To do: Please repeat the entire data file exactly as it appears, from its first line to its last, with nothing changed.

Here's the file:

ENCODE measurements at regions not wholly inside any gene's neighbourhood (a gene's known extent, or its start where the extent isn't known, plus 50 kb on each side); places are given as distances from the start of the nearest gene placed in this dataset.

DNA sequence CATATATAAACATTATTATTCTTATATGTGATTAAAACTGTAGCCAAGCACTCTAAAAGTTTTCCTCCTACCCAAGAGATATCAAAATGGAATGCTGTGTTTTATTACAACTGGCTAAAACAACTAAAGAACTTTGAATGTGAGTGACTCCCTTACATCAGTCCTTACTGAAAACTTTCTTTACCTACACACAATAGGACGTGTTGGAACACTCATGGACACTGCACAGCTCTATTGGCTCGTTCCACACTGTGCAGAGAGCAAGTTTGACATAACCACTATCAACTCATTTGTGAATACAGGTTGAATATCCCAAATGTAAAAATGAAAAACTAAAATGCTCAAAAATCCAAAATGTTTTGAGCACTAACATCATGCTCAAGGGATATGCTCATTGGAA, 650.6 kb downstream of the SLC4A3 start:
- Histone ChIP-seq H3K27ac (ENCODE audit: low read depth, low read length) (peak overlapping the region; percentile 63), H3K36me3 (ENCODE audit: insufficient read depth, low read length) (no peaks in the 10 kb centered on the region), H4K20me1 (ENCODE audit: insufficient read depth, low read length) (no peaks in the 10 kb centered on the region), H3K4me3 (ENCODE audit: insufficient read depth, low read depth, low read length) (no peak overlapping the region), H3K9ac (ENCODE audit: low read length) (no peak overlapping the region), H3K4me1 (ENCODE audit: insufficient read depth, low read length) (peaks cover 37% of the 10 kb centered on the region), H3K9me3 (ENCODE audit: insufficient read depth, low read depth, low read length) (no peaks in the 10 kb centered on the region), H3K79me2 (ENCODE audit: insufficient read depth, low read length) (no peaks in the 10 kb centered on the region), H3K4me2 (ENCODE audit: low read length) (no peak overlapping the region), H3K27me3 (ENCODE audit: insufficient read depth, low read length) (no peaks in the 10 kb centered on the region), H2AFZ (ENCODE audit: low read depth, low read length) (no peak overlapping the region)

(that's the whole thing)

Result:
ENCODE measurements at regions not wholly inside any gene's neighbourhood (a gene's known extent, or its start where the extent isn't known, plus 50 kb on each side); places are given as distances from the start of the nearest gene placed in this dataset.

DNA sequence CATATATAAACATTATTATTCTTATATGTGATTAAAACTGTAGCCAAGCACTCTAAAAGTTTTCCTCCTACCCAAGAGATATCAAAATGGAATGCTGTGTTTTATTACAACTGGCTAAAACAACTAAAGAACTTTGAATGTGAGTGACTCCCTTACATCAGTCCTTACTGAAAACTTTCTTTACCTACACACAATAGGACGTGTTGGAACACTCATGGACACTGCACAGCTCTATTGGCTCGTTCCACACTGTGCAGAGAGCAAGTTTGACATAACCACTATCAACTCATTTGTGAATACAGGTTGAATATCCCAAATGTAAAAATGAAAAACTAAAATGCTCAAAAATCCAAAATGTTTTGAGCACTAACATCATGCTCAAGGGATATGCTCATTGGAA, 650.6 kb downstream of the SLC4A3 start:
- Histone ChIP-seq H3K27ac (ENCODE audit: low read depth, low read length) (peak overlapping the region; percentile 63), H3K36me3 (ENCODE audit: insufficient read depth, low read length) (no peaks in the 10 kb centered on the region), H4K20me1 (ENCODE audit: insufficient read depth, low read length) (no peaks in the 10 kb centered on the region), H3K4me3 (ENCODE audit: insufficient read depth, low read depth, low read length) (no peak overlapping the region), H3K9ac (ENCODE audit: low read length) (no peak overlapping the region), H3K4me1 (ENCODE audit: insufficient read depth, low read length) (peaks cover 37% of the 10 kb centered on the region), H3K9me3 (ENCODE audit: insufficient read depth, low read depth, low read length) (no peaks in the 10 kb centered on the region), H3K79me2 (ENCODE audit: insufficient read depth, low read length) (no peaks in the 10 kb centered on the region), H3K4me2 (ENCODE audit: low read length) (no peak overlapping the region), H3K27me3 (ENCODE audit: insufficient read depth, low read length) (no peaks in the 10 kb centered on the region), H2AFZ (ENCODE audit: low read depth, low read length) (no peak overlapping the region)